A look at some of the NatureSpot highlights of 2018. More...
When we moved into our present house thirty years ago, the neighbourhood was ruled by House Sparrows. Their favourite perch was the guttering above the bedroom window and their piercing cheeps woke me every morning. One long border in the garden was filled with yellow crocuses each spring, which looked magnificent for one day - until the sparrows swooped down en masse and shredded them. And then, seemingly overnight, the sparrows were gone. Now, when we come across a hedge bursting with House Sparrows out in the County somewhere it is a cause for at least as much delight as the Ospreys returning to Rutland Water. The point of this is that every record submitted to NatureSpot is precious - every Blackbird, Dandelion and bumblebee, for, in the words of Joni Mitchell:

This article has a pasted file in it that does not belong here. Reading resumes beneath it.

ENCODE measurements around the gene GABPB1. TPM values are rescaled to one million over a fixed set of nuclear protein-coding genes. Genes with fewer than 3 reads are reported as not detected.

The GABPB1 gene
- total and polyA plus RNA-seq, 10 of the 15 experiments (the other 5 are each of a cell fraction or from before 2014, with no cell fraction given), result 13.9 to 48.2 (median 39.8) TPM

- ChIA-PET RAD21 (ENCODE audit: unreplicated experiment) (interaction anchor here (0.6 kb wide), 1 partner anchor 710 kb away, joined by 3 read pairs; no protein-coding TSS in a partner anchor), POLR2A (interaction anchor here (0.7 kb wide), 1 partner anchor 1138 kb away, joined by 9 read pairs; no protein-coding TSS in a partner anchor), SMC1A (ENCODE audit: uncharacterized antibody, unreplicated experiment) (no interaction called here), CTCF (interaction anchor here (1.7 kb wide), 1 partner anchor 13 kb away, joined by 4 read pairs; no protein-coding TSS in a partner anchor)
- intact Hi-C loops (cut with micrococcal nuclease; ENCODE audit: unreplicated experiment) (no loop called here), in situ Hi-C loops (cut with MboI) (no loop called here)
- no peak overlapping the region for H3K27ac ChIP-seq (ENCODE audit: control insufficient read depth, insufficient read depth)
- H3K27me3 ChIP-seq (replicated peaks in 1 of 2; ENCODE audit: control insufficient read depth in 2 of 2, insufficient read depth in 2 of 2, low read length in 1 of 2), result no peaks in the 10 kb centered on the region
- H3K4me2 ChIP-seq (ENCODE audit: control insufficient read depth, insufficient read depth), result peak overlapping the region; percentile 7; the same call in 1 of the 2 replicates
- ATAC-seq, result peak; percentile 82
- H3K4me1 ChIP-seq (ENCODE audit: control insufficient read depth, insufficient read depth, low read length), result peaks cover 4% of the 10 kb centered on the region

Don't it always seem to go
That you don't know what you've got til it's gone.
But this post is actually about new sightings. Of the nearly quarter of a million records we received at NatureSpot in 2018 (each one individually checked and verified!), hundreds were for new species we had no previous sightings for. There are far too many to list individually but there are lots that stand out. The Lizard Orchid (Himantoglossum hircinum) made a welcome return to the County after a gap of nearly 90 years. A Shore Lark (Eremophila alpestris) popped up in Bradgate Park rather unexpectedly, and in the City of Leicester we had out first ever record of the Blunthorn Nomad Bee (Nomada flavopicta), without yet managing to record the host species on which it depends!
Every record you submit is precious, so, if you're still in a New Year Resolution type of mood, why not take a look at My Records (you may need to be a bit patient for the information to come up) which will tell you what you contributed in 2018 - and resolve to beat it in 2019?